Arrange your finished gnocchi on a clean towel dusted generously with flour, and make sure none of the pieces touch each other to prevent sticking. Speaking of which…

It’s extremely important that, throughout the gnocchi-making process, you dust the pasta and dough often and liberally with flour. When you’re rolling a snake out, dust it with some flour. After you cut the pieces, dust them with some flour. Dust your gnocchi board with flour. Dust the rolled pieces with flour. When in doubt, dust with flour. This will keep the gnocchi from sticking without incorporating more flour directly into the dough and sacrificing your fluffy texture.

Rolling Gnocchi Using a Gnocchi Board

How to Cook Gnocchi

Gnocchi are perhaps the easiest pasta to actually cook, because the pasta itself literally tells you when it’s done cooking! Like “normal” pasta, bring a large pot of generously salted water to boil. Dust the gnocchi on your towel with a little more flour for good measure, gather the edges of the towel to pick the pasta up, and carefully pour them into the hot water.

Very gently, stir the gnocchi to ensure that they don’t stick to each other or to the pot. Then, leave them alone and within just a minute or two they’ll float and rise to the surface of the water. At that point, they’re cooked and can be skimmed off the surface with a slotted spoon.

How to Freeze Gnocchi for Later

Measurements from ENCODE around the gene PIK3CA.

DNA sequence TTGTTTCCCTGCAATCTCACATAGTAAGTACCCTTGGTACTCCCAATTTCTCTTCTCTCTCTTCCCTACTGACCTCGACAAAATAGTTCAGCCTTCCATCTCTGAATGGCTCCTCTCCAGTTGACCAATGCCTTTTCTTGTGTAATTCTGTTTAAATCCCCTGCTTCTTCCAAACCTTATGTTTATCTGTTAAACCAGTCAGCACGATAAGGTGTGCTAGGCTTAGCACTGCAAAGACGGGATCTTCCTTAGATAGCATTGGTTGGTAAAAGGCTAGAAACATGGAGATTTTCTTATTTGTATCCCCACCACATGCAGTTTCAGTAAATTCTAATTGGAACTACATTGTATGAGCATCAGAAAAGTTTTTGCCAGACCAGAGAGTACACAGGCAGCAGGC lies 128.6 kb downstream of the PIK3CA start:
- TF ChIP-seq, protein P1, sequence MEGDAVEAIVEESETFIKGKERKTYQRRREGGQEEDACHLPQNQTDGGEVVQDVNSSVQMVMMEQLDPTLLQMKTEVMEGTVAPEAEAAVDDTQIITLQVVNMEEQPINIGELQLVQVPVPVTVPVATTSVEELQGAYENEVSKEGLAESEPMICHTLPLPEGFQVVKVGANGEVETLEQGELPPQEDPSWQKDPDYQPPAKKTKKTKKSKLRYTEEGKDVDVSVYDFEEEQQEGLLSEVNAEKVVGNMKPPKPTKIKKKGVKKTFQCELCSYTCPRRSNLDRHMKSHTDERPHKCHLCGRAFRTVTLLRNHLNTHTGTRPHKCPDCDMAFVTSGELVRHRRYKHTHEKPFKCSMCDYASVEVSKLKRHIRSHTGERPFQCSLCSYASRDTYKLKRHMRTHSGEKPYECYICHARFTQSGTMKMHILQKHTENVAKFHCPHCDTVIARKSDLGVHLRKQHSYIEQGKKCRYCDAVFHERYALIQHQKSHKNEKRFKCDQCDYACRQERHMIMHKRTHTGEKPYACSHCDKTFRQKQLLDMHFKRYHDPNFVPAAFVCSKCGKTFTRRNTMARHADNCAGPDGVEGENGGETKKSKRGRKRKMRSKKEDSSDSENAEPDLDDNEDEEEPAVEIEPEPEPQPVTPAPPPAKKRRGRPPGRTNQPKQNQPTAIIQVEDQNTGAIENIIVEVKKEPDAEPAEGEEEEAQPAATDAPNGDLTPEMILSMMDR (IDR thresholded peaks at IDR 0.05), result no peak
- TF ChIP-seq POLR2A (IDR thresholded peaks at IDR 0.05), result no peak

You can easily freeze gnocchi so that you always have some on hand. When you make the gnocchi, simply arrange them on a baking sheet or platter instead of a towel. Follow the same rules, though: dust the surface with plenty of flour and keep the gnocchi from touching.

Place the tray of finished gnocchi directly into the freezer. Once the pasta is frozen solid, you can transfer the pieces into a freezer bag or other convenient container to save space. To cook, boil the pasta directly from frozen and follow the same steps as fresh pasta—do not thaw the gnocchi in advance.

Watch the Pasta Grammar video where we make gnocchi here:


Cook Time: About 2 hours, depending on the quantity you make and the shaping method you choose

For this recipe, you will need:

  • Russet potatoes (about 7 oz. per desired serving)

  • All-purpose flour as needed (there’s no right amount, but have plenty on hand)

  • Salt

  • Large pot

  • Paring knife

  • Potato masher or ricer

  • Knife or bench scraper

  • Gnocchi board (optional)

  • Clean kitchen towels

  • Slotted spoon

Place the potatoes, skin on, in a large pot and fill with water to cover. Bring the water to a boil and let the potatoes cook until they are fork tender—about 45-60 minutes. Drain the potatoes and let them cool until you can safely handle them. Peel the hot potatoes with a paring knife—the skin should easily pull off.

Using a potato masher or ricer, mash the hot potatoes and place them directly onto a large, clean work surface. Dust the potatoes generously with flour and begin kneading them together into a dough. As you knead, continue to dust the potatoes with more flour until the dough is no longer sticky or tacky at all. At this point, stop kneading or adding flour.

As you make the gnocchi, dust the dough, pasta, work surface and tools often and liberally with more flour. It’s very important to prevent sticking, and dusting will keep everything dry without incorporating more flour directly into the dough. When in doubt, dust!